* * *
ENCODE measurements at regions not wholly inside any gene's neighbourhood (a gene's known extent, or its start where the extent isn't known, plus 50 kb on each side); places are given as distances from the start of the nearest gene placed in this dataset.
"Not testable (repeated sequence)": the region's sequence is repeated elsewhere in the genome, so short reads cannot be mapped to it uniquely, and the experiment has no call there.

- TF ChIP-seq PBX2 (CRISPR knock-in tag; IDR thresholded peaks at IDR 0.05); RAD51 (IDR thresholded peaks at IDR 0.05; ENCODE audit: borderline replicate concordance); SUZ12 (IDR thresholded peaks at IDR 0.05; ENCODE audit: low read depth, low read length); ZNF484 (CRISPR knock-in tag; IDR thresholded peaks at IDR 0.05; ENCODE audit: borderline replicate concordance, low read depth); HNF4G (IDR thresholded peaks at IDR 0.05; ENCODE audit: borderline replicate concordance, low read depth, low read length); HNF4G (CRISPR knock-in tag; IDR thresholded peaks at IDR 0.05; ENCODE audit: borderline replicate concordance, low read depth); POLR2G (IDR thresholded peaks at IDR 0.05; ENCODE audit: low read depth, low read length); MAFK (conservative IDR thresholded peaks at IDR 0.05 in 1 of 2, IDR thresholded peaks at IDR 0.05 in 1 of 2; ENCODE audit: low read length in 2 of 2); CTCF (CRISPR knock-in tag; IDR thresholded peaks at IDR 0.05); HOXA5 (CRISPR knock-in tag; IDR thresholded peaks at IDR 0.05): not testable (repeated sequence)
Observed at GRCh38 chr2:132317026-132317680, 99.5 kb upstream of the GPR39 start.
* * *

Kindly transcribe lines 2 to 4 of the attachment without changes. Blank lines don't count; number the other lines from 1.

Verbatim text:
"Not testable (repeated sequence)": the region's sequence is repeated elsewhere in the genome, so short reads cannot be mapped to it uniquely, and the experiment has no call there.

- TF ChIP-seq PBX2 (CRISPR knock-in tag; IDR thresholded peaks at IDR 0.05); RAD51 (IDR thresholded peaks at IDR 0.05; ENCODE audit: borderline replicate concordance); SUZ12 (IDR thresholded peaks at IDR 0.05; ENCODE audit: low read depth, low read length); ZNF484 (CRISPR knock-in tag; IDR thresholded peaks at IDR 0.05; ENCODE audit: borderline replicate concordance, low read depth); HNF4G (IDR thresholded peaks at IDR 0.05; ENCODE audit: borderline replicate concordance, low read depth, low read length); HNF4G (CRISPR knock-in tag; IDR thresholded peaks at IDR 0.05; ENCODE audit: borderline replicate concordance, low read depth); POLR2G (IDR thresholded peaks at IDR 0.05; ENCODE audit: low read depth, low read length); MAFK (conservative IDR thresholded peaks at IDR 0.05 in 1 of 2, IDR thresholded peaks at IDR 0.05 in 1 of 2; ENCODE audit: low read length in 2 of 2); CTCF (CRISPR knock-in tag; IDR thresholded peaks at IDR 0.05); HOXA5 (CRISPR knock-in tag; IDR thresholded peaks at IDR 0.05): not testable (repeated sequence)
Observed at GRCh38 chr2:132317026-132317680, 99.5 kb upstream of the GPR39 start.